A review of Mary Tudor: Princess, Bastard, Queen, by Anna Whitelock

This is a book about kings, queens and popes. Between the royal pregnancy in the United Kingdom and the Pope’s resignation, social pressure around issues of these ongoing institution tests one’s belief in a possible new social organisation based on a fairer, more rational basis. It may sound a bit sad, but I think in reading this, I tried to take refuge from current affairs and turn to queens and popes I can understand: the long dead ones who will never return.

Obviously, I was also attracted by its focus on strong women characters, mainly Catherine of Aragon and, obviously, Mary herself, who reigned despite her tendency to just menstruate all over the country. Whitelock actually writes

“It is likely that Mary’s illness was the onset of menstruation, with recurrent pains and melancholy exarcebated by distress and anxiety. It was a condition from which she would suffer repeatedly.”

I will not make any of the compulsory joke about her nickname of Bloody Mary here, out of deference for the excellent cocktail of that name.

It is quite an interesting bit of the history of Europe, going through all of Henry VIII’s wives and the unrest caused by his death. The incorporation of original letters makes the political intrigue all the more captivating. Maybe I am more sympathetic to the character of Lady Jane Grey myself, and her being brushed aside to make marry the first queen makes me a bit sad, but it is quite an enjoyable read. Just do not think of the fact that the monarchy incomprehensibly still exists today. It made me give a try to the TV series about The Tudors, we’ll see how that goes.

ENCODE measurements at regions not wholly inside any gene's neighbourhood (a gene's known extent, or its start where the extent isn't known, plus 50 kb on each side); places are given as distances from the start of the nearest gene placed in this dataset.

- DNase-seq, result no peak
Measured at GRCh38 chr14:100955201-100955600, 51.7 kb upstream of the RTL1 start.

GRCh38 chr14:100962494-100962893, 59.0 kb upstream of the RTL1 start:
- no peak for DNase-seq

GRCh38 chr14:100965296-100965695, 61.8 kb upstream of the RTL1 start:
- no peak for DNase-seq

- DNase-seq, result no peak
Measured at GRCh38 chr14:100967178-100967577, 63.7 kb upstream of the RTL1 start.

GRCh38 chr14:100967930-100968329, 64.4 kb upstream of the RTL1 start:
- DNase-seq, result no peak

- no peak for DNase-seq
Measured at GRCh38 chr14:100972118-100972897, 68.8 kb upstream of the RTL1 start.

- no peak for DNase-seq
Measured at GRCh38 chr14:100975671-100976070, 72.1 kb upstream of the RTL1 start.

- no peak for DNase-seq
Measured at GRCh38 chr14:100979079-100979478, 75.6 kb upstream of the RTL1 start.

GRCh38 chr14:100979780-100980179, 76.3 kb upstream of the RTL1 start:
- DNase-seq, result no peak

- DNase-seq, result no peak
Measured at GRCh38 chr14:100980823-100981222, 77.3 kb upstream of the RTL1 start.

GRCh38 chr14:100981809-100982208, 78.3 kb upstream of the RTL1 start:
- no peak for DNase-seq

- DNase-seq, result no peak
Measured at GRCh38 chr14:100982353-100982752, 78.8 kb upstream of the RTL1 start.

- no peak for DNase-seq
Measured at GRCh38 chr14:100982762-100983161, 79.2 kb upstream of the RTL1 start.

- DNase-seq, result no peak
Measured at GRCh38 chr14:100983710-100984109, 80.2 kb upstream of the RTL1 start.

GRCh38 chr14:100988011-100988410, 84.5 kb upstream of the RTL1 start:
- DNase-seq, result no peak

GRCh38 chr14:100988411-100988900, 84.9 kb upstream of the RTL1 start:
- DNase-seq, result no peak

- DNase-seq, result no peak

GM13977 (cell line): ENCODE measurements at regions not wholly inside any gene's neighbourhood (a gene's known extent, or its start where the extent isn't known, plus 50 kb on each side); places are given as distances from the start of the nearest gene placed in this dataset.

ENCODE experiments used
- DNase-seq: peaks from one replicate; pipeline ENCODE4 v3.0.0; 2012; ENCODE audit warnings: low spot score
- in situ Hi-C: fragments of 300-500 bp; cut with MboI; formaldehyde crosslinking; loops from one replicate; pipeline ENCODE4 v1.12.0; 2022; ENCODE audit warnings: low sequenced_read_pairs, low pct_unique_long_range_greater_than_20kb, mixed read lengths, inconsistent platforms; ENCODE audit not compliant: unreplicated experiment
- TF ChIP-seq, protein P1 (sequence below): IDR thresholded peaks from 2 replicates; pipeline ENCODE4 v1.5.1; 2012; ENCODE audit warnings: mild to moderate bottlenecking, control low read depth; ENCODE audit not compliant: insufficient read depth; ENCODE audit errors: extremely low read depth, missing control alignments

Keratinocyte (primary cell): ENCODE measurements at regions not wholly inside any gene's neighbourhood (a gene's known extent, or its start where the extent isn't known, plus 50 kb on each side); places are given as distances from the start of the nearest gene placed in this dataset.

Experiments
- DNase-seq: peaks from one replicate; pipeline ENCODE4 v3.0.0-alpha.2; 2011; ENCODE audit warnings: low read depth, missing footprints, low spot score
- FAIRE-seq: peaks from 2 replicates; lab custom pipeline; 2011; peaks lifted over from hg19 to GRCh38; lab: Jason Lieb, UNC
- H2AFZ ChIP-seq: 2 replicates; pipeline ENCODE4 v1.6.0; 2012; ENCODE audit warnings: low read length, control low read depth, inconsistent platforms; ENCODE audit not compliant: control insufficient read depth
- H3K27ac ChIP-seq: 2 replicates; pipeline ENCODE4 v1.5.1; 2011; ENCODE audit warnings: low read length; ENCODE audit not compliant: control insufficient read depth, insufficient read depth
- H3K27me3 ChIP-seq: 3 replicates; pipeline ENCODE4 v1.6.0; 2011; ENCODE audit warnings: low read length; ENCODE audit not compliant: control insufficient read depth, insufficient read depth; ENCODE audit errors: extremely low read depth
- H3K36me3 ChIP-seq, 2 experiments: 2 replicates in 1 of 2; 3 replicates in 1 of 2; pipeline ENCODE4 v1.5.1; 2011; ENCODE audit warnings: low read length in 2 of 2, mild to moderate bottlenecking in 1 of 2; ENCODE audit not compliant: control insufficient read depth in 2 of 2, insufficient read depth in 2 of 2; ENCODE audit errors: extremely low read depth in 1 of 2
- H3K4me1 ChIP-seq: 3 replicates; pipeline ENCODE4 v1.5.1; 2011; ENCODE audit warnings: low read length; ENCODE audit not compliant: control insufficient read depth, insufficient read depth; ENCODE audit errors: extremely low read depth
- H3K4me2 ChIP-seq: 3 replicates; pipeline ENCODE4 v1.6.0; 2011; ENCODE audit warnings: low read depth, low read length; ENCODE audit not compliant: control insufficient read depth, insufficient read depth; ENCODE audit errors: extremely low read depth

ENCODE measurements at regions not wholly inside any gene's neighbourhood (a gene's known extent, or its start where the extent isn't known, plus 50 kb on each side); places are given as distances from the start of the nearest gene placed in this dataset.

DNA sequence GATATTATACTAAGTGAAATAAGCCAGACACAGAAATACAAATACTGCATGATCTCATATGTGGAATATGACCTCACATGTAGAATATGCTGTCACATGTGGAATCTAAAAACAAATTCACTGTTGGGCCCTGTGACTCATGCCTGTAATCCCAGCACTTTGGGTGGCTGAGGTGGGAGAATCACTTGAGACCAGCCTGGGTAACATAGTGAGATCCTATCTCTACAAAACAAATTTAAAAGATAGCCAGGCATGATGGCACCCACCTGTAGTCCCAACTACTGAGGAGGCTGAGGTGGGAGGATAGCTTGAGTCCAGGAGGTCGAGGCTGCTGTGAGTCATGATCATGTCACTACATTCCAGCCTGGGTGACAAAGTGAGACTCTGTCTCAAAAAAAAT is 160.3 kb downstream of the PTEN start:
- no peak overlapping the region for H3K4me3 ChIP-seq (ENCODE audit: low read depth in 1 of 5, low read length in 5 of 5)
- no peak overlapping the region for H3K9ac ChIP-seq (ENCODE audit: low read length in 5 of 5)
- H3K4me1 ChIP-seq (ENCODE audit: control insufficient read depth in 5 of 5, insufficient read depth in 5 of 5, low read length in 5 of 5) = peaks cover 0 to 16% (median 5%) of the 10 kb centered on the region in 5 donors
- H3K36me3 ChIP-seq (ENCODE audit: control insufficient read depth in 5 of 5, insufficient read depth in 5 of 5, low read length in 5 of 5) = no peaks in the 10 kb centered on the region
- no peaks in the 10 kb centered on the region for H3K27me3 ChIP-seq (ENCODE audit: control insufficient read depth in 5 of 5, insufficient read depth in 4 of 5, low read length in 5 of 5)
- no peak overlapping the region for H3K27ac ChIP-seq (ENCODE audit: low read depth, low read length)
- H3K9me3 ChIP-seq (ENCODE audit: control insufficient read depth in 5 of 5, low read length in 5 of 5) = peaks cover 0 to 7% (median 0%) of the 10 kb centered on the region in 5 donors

Anniversary of E.P. Thompson’s The Making of The English Working Class

Apparently, it has been 50 years since The Making Of The English Working Class was first published, or at least so says Ian Bone. I read my parents’ copy a while back (10 years ago, o dear), and keep on referring to it. When my dad gave me L’Insomiaque’s new book on the Luddites (which I strongly recommend, but as it is in French, I have not written about it), I was quite excited that it largely draws from E.P. Thompson’s book, as it guarantees an interesting approach to the Luddites (compared to works in which they are described as out-dated romantics or eco-warriors before their time).

The Making Of The English Working Class does what it says on the cover: instead of centering on the industrial revolution as the birth of capitalism, it centres on the violent process of creating an industrial working class. Sadly, I don’t have a copy around, for which I have no excuse as it is one of those Pelican major classics that can be picked up from many charity shops. It is a pretty long book, and it does have an interest to read it in its continuity, but even if you only read a couple of chapters about what interests you more particularly, it will still be worth it.

I am always highly suspicious of Marxist historians, but E.P. Thompson’s work is as far as I can tell entirely intellectually honest. I would say that its development about how the working-class was made has consequences for people who wish to ‘un-make’ it and dream of a classless society which largely contradicts orthodox Marxist views (and some anarchists’ views as well, to be fair).